After cruising the northern Channel Islands, we woke up this morning outside of Little Harbor on Santa Catalina. This small protected inlet is coupled with Shark Harbor, only separated by a small peninsula known by locals as the “Whale’s Tail.” This area carries some interesting history of the island. Being a protected sandy beach with low rolling hillsides, it was home to the earliest inhabitants of the island some 12,000 years ago. The Tongva, as they are known, created villages here and lived a subsistence lifestyle off the plethora of marine life and terrestrial plants. Remains of their pottery and middens, collections of shell and animal fragments, have been found throughout the island.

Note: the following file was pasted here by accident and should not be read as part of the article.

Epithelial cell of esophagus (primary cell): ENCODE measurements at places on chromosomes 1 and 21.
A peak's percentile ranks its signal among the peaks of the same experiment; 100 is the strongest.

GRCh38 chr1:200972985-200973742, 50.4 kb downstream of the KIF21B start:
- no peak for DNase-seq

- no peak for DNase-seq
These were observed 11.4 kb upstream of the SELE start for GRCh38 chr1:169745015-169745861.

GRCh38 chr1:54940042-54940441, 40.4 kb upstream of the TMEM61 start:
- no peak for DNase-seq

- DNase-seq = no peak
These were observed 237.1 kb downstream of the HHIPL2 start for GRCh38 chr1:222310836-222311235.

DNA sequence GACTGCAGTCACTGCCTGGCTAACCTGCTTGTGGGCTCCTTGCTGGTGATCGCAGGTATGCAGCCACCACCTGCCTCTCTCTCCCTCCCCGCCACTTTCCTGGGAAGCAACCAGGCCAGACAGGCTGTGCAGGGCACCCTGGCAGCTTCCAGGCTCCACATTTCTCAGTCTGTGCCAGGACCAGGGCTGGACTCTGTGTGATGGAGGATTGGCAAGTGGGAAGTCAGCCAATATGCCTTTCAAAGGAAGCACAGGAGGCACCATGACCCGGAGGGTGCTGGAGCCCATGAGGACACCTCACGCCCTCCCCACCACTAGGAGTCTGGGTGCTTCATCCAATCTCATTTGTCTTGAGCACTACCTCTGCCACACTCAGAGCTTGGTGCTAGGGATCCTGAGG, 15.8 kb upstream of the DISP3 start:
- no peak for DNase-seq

Currently, this beautiful location is used as a campground and popular getaway for island residents and mainland people to enjoy the beaches and seclusion of Santa Catalina. The Catalina Island Conservancy manages 88 percent of the island’s remote places and protects the few mammals like bison and Catalina fox that roam freely throughout the island.